Sweet-Birch-Tree-Branches This gorgeous birch tree has a medium length size, being somewhere around 50 feet. As with the previous case, this one is also quite robust for different weather conditions but still prefers moist ground and can be easily grown in your backyard.

Moreover, it has a very fast flow of sap, which is basically what we need from a tree for creating a syrup.






5 – Alaskan Birch

Tall-White-Birch-Tree According to its name, you can very easily guess that this tree is primarily of Alaska’s origin and in North Canada.

This one has the same properties as the paper birch but for people looking for sap in more remote places.







6 – Alder Birch

Alder-Tree-Next-To-Stream This one may not look like the usual birch tree, but it is still in its tree family.

Where can it be found? The northwestern part of the States, especially the pacific ones. A good choice for those who cannot find the more usual type of birches but still want to harvest some sap and make syrups.




Your Other Possible Choices for Tapping

1 – Black Walnut Tree

Black-Walnut-Tree-In-Park In comparison with maple sap or that of birch, Black Walnut will give a delicious nutty taste.

Its tapping time is somewhat similar to that of maple sap, and the amount of sap for creating a syrup is also the same (40 gallons for one).

The time the buds start to show themselves is further, which means that the tapping season is bigger. And despite how tempting this sounds, hold your conclusions, as they produce less amount of sap for one time: bigger work would be needed to be done for a syrup creation.




2 – Sycamore Tree

Large-Sycamore-Tree From the picture, you can see how big and shady these trees are. Sycamores are located in east and central North America and have grey peeling bark that is quite recognizable.

Because of its size, it would not be very wise to grow such trees in your yard, but their sap is quite tasty: some even say that it reminds them of a butterscotch flavor.






3 – Butternut/White Walnut Tree

Butternut-Tree-In-Yard Like the previous ones, these trees are pickier in their weather conditions and grow only in the east of the USA, having a two percent sugar level.

Although you might find yourself around some of these trees, please try to choose or find others, as this kind is endangered now because of different diseases.

Simple black walnut or buartnut, a hybrid of butternut and heartnut trees, would be as good as this one.


Frequently Asked Questions (FAQ)

Is it healthy to tap a maple tree?

When it is done correctly and at the right time, there is no harm to a tree: always look for the temperatures you want to tap yours. It should be above freezing in the day and above it at night, and this condition should be present for at least three days in a row.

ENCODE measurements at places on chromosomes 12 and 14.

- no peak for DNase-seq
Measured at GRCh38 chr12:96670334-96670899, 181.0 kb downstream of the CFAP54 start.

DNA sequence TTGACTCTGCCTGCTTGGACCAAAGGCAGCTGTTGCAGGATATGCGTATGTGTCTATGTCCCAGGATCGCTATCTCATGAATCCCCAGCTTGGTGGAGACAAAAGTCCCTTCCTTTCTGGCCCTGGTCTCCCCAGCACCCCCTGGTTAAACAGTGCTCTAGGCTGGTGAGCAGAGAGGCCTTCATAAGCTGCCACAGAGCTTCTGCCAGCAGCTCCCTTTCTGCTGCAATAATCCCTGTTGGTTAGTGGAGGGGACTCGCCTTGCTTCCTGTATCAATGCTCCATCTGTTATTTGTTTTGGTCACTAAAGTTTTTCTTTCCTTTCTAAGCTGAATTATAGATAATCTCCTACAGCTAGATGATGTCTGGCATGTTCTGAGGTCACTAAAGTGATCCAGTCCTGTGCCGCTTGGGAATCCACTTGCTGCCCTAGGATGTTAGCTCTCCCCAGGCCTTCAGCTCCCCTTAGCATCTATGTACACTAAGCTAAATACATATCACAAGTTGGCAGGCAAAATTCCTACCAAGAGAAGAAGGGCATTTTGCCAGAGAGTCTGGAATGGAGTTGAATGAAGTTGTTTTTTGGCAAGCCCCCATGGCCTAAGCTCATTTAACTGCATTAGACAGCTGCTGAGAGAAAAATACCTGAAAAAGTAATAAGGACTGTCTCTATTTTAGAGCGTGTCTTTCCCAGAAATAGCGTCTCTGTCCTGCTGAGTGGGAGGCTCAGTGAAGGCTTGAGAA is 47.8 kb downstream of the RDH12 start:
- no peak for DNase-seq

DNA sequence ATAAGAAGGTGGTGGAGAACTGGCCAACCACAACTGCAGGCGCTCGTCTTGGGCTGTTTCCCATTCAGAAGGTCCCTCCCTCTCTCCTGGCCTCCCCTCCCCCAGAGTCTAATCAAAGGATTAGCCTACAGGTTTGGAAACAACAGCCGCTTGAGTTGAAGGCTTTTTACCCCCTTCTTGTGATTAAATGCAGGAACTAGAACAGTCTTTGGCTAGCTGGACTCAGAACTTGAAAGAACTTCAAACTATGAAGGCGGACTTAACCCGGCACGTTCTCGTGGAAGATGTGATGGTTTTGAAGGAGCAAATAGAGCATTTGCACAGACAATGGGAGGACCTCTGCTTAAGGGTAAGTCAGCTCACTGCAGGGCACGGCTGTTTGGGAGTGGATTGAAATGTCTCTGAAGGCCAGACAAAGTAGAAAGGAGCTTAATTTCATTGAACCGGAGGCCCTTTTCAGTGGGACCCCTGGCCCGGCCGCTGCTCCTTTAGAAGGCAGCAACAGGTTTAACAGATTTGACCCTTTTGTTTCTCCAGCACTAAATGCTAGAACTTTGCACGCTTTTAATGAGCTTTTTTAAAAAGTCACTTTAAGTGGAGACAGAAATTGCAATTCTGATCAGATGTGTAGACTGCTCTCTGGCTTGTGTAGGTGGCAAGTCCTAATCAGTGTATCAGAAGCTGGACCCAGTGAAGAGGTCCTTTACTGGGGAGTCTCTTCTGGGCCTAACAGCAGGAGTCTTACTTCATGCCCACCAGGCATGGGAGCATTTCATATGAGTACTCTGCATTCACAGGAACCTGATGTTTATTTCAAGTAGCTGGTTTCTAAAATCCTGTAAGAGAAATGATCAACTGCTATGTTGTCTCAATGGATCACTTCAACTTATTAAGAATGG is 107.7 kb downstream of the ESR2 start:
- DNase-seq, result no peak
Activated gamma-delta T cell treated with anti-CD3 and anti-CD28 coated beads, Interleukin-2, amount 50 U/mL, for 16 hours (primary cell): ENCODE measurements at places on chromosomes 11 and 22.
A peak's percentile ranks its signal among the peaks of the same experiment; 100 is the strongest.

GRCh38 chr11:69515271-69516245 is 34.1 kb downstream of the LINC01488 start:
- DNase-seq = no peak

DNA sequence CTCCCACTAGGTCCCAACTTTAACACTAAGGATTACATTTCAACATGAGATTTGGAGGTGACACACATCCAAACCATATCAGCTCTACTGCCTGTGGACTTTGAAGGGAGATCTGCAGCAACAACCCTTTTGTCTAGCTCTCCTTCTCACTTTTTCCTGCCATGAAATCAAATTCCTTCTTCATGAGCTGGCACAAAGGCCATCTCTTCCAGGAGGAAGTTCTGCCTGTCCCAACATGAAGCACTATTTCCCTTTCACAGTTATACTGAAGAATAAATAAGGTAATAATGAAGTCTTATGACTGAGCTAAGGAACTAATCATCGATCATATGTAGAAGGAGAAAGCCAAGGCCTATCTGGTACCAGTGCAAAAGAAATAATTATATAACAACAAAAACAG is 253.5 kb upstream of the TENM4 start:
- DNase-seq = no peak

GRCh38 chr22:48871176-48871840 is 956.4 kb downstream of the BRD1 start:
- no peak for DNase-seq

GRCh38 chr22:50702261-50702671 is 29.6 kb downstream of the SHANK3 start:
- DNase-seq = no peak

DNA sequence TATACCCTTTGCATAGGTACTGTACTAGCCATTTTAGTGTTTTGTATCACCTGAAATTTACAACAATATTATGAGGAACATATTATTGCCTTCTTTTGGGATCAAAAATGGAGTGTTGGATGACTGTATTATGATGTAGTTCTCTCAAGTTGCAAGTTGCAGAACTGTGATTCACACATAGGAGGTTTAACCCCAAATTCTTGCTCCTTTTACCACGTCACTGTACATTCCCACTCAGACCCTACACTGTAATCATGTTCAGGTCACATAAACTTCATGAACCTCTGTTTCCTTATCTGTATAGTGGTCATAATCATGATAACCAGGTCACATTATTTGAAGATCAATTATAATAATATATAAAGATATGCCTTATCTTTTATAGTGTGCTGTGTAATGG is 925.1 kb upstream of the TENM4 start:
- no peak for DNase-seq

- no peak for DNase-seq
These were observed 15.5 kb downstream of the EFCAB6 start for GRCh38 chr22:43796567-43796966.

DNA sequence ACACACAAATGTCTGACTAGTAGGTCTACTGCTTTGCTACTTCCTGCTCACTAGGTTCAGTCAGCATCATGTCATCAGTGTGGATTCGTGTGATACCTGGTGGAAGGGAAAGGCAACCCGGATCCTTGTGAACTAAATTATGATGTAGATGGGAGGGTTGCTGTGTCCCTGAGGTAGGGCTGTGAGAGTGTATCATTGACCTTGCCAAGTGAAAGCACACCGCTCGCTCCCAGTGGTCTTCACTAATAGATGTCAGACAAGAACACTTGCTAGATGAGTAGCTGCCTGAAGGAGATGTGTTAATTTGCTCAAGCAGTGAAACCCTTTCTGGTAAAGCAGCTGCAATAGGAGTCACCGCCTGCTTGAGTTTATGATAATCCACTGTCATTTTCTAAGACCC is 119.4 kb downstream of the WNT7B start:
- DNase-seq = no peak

Tap only those who have at least 12 inches in diameter. And, of course, your sap drips would depend on the weather.

When tapping for sap before the wise time, you will only end up hurting your tree, which can be compared to a human’s scar: it is not lethal but definitely will require some time to heal, which means a lesser amount of maple sap for you later.

Also, do not cut deeper than two and a half inches in, as this may already hurt the tree’s heart, which you do not want to do. And use a drilling method, with the drill bit being dependent on the size of a tube.

How long can you leave a tap in the maple tree?

If your tree is healthy and well-grown (at least 12 inches in diameter), the tap can be left for an indefinite time, as the tree is capable of healing itself and does not need your help in this process. Simply pour out all the sap that you can and need and leave your tree to heal itself. Also, always remember to drill a hole in your tree with the power drill bit depending on the size of a spile which you are using.

What happens if you tap maple trees too early?

Nothing good, we would say, but also, nothing lethal. When tapping trees too early, you are injuring your tree as if you would make a scar to a human: you will not die but will require some time to heal. And it is the same with the tree. The only big victim here would be you, as this action will most definitely reduce the amount of the future sap.

How early can you tap maple trees?

It always depends on your region and its weather conditions. Still, we would say that the average time is somewhere in the late winter/early spring (February or early March) when the nighttime temperatures are below zero and above during the day so that the best sap runs would be acquired.

Get your fingers crossed and wait until this condition would hold for three or more days in a row, and then you can easily tap your tree for sap.

Also, remember that you can create multiple taps in a single tree, and if your tree has already been tapped in the previous year, this year’s tap hole should be 6 inches away from the former tap hole. And the hole should be drilled, with the size of a sharp drill bit varying from the size of a tube in use.


A former USA Army sergeant and a highly educated survivalist and prepper with a degree and interest in Engineering and Electronics, Mike Millerson applies his extensive expertise in survivalism, homesteading, backpacking, hiking and hunting, spreading his deep knowledge about handling emergencies and prepping for them reasonably and effectively.